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Cablegate: Pro-Right Hand Drive Rallies Take Place Throughout Eastern

VZCZCXRO9994
RR RUEHAG RUEHAST RUEHDA RUEHDF RUEHFL RUEHIK RUEHKW RUEHLA RUEHLN
RUEHLZ RUEHNP RUEHPOD RUEHROV RUEHSR RUEHYG
DE RUEHVK #0130/01 3310853
ZNR UUUUU ZZH
R 260853Z NOV 08
FM AMCONSUL VLADIVOSTOK
TO RUEHC/SECSTATE WASHDC 1050
INFO RUEHZL/EUROPEAN POLITICAL COLLECTIVE
RUCNCIS/CIS COLLECTIVE
RUEHLN/AMCONSUL ST PETERSBURG 0209
RUEHYG/AMCONSUL YEKATERINBURG 0214
RUEHVK/AMCONSUL VLADIVOSTOK 1147

UNCLAS SECTION 01 OF 02 VLADIVOSTOK 000130

SIPDIS

E.O. 12958: N/A
TAGS: PGOV ECON RS
SUBJECT: PRO-RIGHT HAND DRIVE RALLIES TAKE PLACE THROUGHOUT EASTERN
RUSSIA

VLADIVOSTO 00000130 001.2 OF 002


Summary
-------

1. On November 22, demonstrators throughout the Russian Far
East (RFE) staged rallies to protest the National Duma's
proposal to ban the import and limit the use of right-hand drive
vehicles from Japan. The largest demonstration -- which took
place in Vladivostok -- attracted seven thousand participants
including the Mayor and blocked traffic for much of the day.
The proposal to ban the import of used cars older than five
years and to increase customs duties for all foreign second-hand
cars by 30 per cent would make used cars from Japan -- which
make up 90 percent of passenger vehicles in the Russian Far East
and 60-80 percent in Siberia -- as much as USD 3,000 more
expensive. The Duma justifies the measure as necessary for
supporting domestic automobile producers and dealers.

Demonstrations Throughout Eastern Russia
----------------------------------------

2. Demonstrators throughout the Russian Far East and parts of
Siberia staged rallies to protest a proposal put forward in
October by the National Duma's Tariff and Customs Committee to
ban the import of used cars older than five years and to
increase customs duties for all foreign second-hand cars by 30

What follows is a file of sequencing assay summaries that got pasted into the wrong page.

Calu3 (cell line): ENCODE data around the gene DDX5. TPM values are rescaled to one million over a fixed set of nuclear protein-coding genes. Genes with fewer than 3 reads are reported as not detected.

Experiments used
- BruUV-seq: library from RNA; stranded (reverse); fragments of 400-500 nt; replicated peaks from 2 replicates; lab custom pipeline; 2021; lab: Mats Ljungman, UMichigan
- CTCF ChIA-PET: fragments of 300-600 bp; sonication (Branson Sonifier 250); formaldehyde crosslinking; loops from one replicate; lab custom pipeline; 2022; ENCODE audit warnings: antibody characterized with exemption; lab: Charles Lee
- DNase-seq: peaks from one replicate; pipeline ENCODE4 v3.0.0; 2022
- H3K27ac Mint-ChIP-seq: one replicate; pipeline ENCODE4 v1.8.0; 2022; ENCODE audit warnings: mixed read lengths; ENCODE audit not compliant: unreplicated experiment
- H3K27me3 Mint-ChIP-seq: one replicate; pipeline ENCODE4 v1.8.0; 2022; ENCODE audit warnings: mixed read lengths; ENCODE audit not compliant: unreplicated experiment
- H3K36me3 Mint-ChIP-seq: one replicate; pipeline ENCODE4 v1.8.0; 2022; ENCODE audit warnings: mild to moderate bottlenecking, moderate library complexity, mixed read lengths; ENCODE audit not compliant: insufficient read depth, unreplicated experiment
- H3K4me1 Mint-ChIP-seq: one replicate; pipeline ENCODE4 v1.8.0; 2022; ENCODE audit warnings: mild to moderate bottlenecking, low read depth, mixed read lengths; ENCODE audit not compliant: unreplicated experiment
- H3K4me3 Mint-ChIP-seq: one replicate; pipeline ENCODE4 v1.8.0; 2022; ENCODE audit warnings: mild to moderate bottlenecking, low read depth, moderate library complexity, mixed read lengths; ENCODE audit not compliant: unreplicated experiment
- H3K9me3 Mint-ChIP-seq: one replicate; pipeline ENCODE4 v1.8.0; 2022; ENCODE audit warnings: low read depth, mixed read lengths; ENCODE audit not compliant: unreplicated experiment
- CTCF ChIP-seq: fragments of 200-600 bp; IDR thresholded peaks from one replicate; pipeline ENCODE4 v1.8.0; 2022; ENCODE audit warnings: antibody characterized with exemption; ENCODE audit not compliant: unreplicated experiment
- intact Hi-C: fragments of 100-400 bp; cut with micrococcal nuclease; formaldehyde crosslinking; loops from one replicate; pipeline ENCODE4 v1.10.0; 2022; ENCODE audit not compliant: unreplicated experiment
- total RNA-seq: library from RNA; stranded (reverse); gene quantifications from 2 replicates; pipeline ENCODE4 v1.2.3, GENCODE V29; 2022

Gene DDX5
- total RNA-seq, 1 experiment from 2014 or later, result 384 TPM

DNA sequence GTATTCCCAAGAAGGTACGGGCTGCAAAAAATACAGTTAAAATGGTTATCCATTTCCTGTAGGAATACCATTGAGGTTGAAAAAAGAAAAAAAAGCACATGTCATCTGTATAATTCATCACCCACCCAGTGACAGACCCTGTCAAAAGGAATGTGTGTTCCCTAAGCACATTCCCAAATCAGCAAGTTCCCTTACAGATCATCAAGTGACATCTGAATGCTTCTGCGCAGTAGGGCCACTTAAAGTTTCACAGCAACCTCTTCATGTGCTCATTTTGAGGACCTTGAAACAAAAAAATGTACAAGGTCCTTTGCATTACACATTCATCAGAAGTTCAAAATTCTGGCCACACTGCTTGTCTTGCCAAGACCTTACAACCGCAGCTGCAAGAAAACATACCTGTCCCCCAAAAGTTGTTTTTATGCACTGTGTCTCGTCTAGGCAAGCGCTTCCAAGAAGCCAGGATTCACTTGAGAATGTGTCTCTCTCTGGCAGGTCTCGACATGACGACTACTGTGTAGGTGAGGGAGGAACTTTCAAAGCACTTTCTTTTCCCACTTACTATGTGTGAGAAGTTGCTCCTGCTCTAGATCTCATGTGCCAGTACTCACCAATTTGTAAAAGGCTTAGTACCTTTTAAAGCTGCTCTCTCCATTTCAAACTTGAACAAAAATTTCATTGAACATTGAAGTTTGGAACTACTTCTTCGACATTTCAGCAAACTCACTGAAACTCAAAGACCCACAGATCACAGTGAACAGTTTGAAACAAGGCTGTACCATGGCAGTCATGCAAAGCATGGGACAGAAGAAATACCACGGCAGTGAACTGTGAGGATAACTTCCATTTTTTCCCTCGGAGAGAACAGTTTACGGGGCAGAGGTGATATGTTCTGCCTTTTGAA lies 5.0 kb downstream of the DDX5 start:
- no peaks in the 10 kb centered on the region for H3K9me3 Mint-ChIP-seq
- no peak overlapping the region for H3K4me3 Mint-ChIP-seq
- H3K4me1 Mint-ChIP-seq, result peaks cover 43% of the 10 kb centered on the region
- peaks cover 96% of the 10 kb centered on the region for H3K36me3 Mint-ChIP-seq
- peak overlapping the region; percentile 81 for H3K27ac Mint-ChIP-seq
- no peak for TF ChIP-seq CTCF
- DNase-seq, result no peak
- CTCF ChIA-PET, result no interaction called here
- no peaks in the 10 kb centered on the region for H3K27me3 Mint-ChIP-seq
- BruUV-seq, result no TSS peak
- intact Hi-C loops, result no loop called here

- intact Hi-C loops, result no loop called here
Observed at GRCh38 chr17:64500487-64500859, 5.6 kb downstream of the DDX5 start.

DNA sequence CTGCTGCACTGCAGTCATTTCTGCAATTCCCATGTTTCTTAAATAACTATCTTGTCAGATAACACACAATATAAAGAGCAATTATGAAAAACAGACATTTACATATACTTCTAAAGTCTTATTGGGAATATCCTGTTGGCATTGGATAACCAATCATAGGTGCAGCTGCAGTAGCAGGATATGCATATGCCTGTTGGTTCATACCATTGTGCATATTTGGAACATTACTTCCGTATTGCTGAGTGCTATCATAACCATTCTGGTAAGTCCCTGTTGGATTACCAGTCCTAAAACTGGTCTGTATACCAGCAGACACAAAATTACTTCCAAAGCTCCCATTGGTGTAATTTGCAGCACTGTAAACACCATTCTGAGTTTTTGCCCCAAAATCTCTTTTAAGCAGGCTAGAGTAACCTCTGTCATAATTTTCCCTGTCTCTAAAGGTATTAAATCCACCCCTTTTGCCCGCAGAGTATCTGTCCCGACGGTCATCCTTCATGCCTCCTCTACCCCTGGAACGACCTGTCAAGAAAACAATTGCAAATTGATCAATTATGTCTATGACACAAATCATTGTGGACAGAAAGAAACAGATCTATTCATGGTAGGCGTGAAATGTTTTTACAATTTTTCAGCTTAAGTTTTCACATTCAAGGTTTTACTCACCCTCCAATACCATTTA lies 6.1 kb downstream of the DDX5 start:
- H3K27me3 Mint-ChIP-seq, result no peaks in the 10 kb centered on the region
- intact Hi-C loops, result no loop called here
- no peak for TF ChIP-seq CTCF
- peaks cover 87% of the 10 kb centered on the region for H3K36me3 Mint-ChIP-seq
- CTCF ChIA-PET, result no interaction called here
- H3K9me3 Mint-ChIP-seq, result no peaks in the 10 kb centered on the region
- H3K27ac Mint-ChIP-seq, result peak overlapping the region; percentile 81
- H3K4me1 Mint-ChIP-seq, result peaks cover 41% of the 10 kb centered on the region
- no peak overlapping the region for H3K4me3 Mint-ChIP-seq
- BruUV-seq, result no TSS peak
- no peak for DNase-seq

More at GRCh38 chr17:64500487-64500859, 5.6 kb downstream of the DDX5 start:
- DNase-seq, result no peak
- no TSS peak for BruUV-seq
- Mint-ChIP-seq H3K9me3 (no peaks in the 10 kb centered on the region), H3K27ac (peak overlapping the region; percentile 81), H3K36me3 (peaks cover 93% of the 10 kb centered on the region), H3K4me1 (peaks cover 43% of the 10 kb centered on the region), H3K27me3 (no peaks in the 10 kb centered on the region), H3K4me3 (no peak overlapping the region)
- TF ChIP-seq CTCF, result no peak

per cent. Though it applies to all foreign cars regardless of
country of origin, the measure most severely impacts cars from
Japan and has the greatest detrimental effect on residents of
eastern Russia.

3. The new measure would make the Japanese cars -- much
preferred by Far East Residents -- as much as USD 3,000 more
expensive. Over 90 percent of passenger vehicles in most cities
in the Russian Far East are imported used cars from Japan.
Residents of the region prefer the imports because they are less
expensive and considered of higher quality than other cars
available locally. In Vladivostok, for example, there are so
many right-hand drive vehicles that parking facilities place
their ticket dispensers on the right hand side of lot entrances.
The Duma justifies the measure as necessary for supporting
domestic automobile producers and dealers. The federal
government rescinded a similar proposal in 2005 after automobile
owners and dealers in dozens of cities staged demonstrations
against it.

4. The Vladivostok rally attracted seven thousand participants
and blocked traffic for several hours. Vladivostok Mayor Igor
Pushkaryov and city Duma Deputy Dmitry Penyaz, who supported the
protests, assured the demonstrators that the petition signed by